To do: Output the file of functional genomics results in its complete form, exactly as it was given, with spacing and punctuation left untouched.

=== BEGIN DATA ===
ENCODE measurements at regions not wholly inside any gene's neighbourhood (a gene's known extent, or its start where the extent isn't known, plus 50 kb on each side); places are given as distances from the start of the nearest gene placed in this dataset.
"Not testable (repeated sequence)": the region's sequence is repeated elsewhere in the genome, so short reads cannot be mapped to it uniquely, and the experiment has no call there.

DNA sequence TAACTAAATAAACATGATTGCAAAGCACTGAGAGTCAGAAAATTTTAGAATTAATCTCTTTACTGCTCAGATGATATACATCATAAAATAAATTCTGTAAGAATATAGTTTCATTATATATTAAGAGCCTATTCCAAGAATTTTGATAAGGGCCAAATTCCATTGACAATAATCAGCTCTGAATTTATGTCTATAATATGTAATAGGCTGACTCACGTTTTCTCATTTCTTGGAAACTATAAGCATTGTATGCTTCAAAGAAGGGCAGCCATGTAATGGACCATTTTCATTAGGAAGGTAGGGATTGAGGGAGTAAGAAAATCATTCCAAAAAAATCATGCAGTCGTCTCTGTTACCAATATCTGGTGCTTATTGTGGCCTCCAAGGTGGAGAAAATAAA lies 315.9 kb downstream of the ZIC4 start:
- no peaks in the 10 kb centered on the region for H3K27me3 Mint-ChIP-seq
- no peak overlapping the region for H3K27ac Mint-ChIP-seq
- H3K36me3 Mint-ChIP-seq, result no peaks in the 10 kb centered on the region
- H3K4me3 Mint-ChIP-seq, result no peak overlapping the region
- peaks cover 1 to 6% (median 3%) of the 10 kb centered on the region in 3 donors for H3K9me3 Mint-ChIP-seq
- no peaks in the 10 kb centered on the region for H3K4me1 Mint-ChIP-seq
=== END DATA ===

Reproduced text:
ENCODE measurements at regions not wholly inside any gene's neighbourhood (a gene's known extent, or its start where the extent isn't known, plus 50 kb on each side); places are given as distances from the start of the nearest gene placed in this dataset.
"Not testable (repeated sequence)": the region's sequence is repeated elsewhere in the genome, so short reads cannot be mapped to it uniquely, and the experiment has no call there.

DNA sequence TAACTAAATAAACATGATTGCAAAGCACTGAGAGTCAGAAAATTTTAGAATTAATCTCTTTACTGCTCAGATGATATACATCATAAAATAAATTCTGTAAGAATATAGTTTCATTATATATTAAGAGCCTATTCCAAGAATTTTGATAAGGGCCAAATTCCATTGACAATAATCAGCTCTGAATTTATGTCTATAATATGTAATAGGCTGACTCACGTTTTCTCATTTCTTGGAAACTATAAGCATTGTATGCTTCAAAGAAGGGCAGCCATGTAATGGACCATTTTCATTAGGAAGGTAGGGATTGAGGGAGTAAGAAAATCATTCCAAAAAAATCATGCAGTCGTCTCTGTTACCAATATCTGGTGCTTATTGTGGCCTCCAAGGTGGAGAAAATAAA lies 315.9 kb downstream of the ZIC4 start:
- no peaks in the 10 kb centered on the region for H3K27me3 Mint-ChIP-seq
- no peak overlapping the region for H3K27ac Mint-ChIP-seq
- H3K36me3 Mint-ChIP-seq, result no peaks in the 10 kb centered on the region
- H3K4me3 Mint-ChIP-seq, result no peak overlapping the region
- peaks cover 1 to 6% (median 3%) of the 10 kb centered on the region in 3 donors for H3K9me3 Mint-ChIP-seq
- no peaks in the 10 kb centered on the region for H3K4me1 Mint-ChIP-seq